This idea is simple and deceptive. Once unpacked, it shows more layers than it first seems, which is what allowed me to forgive an earlier line that uses the poetic cliché of comparing the world to a snow globe. This poem is one of the few that does not specify that the longing for another person is the longing for a romantic partner. But what is the speaker longing for? The directions of putting on your own mask before helping another is aimed at parents and children. But the speaker can’t want a parental figure since the lines before mentioning wanting someone to write home about “you.” Whom else would you write home to if not parents? I can’t tell if these lines are ambiguous or just confused, but they fascinate me nonetheless. Ordinarily, I would want clarification. Muddy poetry is weak poetry. Here, though, the confusion seems to reinforce the content, the struggle of a speaker who wants to connect to someone enough that the person puts the speaker’s safety before her own, yet the speaker also stays awake doing nothing to feel alone. The speaker is conflicted, like the poem, like the human condition she is describing. It all works for me, and I very much appreciate it.

However, if cohesion to her theme of disconnection is the book’s greatest strength, filler poems must be its weakness. Salier can craft a compelling poem. So many poems in Letters from Robots, however, do not live up to the promise of the first poem. Letters from Robots should be an amazing chapbook instead of a full volume with so many less than stellar poems. Sometimes a weak poem can add significant value to a volume since the weak poems add contrast to make the strong poems even more sterling. This is not the case here. For example, the poem “love love” takes a painfully obvious and overused tennis pun and tries to fashion it into poetry. The entire poem reads:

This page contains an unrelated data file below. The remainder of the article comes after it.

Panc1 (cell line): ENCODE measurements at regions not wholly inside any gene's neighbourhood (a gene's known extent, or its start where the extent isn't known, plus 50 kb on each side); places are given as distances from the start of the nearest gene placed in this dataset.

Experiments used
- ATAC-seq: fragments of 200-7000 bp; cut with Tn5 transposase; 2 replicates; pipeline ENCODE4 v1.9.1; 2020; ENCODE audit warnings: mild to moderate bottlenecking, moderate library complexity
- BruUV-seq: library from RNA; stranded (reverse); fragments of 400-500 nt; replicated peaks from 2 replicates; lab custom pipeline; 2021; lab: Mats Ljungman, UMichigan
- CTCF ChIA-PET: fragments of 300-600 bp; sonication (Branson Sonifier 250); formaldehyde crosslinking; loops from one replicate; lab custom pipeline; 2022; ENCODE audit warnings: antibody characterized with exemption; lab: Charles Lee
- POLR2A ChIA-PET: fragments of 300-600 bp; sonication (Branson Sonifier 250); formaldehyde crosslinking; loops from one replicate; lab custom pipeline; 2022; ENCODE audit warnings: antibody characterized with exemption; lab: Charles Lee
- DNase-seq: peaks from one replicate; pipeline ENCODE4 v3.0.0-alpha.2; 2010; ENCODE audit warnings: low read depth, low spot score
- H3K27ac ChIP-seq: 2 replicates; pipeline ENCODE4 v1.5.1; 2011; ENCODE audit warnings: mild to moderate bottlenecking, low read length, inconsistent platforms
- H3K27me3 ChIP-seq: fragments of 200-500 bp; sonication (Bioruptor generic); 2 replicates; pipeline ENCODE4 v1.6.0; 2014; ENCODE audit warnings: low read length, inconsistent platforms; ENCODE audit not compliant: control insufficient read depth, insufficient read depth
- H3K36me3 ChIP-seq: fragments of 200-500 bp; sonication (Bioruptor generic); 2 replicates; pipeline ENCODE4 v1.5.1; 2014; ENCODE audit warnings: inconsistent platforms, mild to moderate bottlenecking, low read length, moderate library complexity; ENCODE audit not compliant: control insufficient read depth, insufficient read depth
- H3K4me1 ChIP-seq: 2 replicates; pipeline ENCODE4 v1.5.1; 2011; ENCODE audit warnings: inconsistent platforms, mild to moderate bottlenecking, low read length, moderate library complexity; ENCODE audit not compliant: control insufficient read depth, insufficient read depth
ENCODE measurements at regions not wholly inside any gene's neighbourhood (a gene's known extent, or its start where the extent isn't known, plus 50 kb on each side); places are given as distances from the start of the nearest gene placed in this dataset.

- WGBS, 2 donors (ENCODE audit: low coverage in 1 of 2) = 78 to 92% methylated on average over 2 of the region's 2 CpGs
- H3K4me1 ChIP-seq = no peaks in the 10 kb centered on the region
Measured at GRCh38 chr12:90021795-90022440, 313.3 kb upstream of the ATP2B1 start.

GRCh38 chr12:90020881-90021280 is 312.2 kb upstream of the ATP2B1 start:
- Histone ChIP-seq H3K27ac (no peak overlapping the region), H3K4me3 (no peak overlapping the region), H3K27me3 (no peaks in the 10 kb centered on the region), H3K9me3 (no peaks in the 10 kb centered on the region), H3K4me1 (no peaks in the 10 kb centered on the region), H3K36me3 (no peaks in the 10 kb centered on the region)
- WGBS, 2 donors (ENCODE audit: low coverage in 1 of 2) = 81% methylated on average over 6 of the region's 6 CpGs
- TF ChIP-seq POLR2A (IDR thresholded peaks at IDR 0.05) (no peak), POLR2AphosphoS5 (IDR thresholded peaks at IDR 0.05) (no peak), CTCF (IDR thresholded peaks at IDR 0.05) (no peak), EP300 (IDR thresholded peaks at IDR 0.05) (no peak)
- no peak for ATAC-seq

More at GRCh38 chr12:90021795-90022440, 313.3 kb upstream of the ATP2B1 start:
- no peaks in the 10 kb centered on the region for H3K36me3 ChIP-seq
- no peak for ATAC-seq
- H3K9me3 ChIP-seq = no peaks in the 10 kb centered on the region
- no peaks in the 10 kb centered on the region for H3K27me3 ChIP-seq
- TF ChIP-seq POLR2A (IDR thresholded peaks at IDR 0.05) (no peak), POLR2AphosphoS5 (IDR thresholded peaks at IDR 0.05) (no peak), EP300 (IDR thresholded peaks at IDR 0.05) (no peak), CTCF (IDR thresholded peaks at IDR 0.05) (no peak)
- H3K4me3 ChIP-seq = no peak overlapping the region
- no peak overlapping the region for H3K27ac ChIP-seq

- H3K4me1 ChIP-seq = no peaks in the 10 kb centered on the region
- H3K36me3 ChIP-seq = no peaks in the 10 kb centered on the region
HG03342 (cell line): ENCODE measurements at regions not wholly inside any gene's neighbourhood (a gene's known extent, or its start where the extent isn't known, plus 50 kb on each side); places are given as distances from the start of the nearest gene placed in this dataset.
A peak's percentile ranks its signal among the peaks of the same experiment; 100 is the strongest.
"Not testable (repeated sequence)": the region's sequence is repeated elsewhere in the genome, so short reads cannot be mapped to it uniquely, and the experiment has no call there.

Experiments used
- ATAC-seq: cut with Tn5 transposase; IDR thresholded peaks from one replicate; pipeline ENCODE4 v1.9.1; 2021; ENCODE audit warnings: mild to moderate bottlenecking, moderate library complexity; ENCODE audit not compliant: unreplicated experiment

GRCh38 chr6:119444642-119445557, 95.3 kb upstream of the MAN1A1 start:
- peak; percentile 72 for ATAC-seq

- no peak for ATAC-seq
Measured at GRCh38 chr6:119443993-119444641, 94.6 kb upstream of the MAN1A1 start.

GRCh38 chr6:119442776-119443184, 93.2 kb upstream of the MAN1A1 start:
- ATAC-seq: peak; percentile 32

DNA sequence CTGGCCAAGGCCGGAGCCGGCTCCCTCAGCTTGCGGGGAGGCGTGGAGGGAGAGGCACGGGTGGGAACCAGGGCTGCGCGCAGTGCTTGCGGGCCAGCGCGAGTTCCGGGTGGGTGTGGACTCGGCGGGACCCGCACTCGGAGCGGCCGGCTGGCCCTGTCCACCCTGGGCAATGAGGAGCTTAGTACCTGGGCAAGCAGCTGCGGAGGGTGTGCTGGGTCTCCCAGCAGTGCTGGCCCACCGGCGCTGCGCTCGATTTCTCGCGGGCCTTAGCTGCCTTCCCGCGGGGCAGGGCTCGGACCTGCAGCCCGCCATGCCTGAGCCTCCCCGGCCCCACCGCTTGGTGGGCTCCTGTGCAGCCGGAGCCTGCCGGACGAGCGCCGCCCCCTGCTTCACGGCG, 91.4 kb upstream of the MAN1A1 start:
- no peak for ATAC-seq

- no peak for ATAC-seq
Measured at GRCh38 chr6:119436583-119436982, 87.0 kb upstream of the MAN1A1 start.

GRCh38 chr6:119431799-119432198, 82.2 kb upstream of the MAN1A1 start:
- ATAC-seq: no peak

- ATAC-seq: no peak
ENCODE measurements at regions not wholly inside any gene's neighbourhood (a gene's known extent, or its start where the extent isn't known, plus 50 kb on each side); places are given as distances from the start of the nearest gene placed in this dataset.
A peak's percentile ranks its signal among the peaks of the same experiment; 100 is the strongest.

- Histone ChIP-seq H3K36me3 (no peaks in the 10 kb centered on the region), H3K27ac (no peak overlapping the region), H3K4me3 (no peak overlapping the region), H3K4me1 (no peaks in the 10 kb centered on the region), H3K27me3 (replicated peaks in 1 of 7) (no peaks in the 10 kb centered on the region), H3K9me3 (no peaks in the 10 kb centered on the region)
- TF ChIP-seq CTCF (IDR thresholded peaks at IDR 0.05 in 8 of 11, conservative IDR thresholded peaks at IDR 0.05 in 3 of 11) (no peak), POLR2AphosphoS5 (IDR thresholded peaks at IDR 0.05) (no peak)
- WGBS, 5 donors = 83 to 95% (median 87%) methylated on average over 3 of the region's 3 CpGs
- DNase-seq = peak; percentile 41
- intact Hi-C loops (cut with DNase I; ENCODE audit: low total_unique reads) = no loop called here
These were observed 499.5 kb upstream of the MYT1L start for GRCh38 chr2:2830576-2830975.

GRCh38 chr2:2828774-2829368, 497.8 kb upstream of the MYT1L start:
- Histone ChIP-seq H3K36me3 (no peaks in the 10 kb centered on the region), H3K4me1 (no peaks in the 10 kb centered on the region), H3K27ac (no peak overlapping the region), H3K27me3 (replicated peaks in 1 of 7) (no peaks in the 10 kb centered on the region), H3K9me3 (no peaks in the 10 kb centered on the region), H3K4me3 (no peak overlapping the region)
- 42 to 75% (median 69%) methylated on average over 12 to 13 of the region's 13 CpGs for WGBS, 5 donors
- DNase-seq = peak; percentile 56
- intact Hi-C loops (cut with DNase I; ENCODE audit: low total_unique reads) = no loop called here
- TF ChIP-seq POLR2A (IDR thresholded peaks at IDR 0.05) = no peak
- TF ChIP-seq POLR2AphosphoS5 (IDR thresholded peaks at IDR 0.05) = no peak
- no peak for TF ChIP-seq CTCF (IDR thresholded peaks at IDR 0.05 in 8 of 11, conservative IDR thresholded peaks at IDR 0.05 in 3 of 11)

on the tennis court
everyone is a loser
who has

As a young tennis player, I once had a t-shirt that said this same idea with less subtlety. It read, “Love Means Nothing.” I wore it on dates because I was an unbelievable jerk in high school. The point remains, though, that these lines and this idea are not poetry, and Salier proved many times in the collection that she is capable of more finesse and depth. This is beneath her, and it isn’t the only poem in the collection that offers a few lines instead of thought instead of craft. She makes another groan-worth pun in the poem “i lose all my faculties,” which reads in its entirety, “sometimes i’m like a deserted high school / where all the teachers have left for the summer / or gone away on strike.”

In the end, despite the many reasons that I personally should not care for Letters from Robots, I found some of the poems incredibly interesting and impactful. Salier offers a unique voice with timely insight, such as when she uses the Mayan prophesy for the end of the world this December as an excuse to make more love and to party. What elevated this collection above what normally I classify as poetry deal-breakers is Salier’s genuineness. I believe her voice. I believe she is, above all else, sincere. I would remove all but twenty poems in this collection, but those twenty are inspired and brilliant enough to make the entire thing worthwhile.

Joey Connelly teaches English at Kentucky Wesleyan College. He earned his MFA from Ashland University in 2010, and he serves on the editorial board for Floorboard Review. His poetry has appeared in Louisville Review, among other publications, and he has poems forthcoming in Medulla Review and Splinter Generation. More from this author →